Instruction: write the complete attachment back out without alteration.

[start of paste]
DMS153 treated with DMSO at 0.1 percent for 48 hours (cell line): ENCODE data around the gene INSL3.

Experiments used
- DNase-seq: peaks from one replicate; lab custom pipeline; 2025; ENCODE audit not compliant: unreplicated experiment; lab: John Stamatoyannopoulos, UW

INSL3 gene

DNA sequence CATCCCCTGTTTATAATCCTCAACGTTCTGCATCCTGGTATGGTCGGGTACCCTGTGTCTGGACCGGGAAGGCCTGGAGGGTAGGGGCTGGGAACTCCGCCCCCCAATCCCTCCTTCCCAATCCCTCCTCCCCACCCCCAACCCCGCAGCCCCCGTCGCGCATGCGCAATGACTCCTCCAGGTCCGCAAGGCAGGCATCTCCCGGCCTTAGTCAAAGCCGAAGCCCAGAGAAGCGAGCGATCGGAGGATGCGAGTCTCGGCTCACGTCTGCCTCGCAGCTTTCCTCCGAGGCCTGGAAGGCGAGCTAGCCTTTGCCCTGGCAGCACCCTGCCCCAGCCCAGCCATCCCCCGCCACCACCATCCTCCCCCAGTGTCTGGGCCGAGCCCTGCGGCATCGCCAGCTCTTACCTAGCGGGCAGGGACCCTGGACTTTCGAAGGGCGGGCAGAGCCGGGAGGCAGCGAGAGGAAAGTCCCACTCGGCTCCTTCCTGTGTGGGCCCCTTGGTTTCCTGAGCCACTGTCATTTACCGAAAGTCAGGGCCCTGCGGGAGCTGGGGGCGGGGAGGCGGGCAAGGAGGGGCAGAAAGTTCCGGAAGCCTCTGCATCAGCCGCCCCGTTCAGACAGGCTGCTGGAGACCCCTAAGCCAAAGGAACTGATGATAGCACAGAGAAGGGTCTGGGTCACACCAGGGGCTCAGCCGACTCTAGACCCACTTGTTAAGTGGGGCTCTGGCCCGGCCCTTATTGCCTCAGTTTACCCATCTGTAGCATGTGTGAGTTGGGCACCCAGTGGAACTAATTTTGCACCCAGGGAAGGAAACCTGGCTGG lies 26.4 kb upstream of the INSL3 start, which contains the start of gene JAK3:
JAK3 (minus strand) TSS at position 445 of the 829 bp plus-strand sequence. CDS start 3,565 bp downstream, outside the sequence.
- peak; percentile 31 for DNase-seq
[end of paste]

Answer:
DMS153 treated with DMSO at 0.1 percent for 48 hours (cell line): ENCODE data around the gene INSL3.

Experiments used
- DNase-seq: peaks from one replicate; lab custom pipeline; 2025; ENCODE audit not compliant: unreplicated experiment; lab: John Stamatoyannopoulos, UW

INSL3 gene

DNA sequence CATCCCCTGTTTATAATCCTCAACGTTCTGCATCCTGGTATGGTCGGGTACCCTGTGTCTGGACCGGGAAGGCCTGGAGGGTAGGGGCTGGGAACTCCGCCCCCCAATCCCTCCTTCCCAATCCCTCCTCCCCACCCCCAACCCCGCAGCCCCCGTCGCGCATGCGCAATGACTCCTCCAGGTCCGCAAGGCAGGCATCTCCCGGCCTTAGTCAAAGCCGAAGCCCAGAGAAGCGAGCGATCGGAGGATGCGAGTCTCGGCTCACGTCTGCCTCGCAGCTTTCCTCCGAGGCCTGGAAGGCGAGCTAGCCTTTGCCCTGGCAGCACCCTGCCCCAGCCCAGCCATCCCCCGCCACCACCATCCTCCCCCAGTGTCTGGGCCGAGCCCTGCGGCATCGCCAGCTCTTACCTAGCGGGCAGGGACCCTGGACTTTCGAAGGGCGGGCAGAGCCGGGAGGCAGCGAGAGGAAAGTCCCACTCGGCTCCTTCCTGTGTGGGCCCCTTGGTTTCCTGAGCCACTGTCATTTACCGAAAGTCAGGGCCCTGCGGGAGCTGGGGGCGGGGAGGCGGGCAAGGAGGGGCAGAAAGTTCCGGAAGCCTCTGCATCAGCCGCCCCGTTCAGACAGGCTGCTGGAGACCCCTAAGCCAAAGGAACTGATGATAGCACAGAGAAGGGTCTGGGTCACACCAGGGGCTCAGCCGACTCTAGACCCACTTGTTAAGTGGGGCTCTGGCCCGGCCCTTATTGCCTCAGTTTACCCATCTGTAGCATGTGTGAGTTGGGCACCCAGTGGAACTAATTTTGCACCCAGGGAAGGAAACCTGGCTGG lies 26.4 kb upstream of the INSL3 start, which contains the start of gene JAK3:
JAK3 (minus strand) TSS at position 445 of the 829 bp plus-strand sequence. CDS start 3,565 bp downstream, outside the sequence.
- peak; percentile 31 for DNase-seq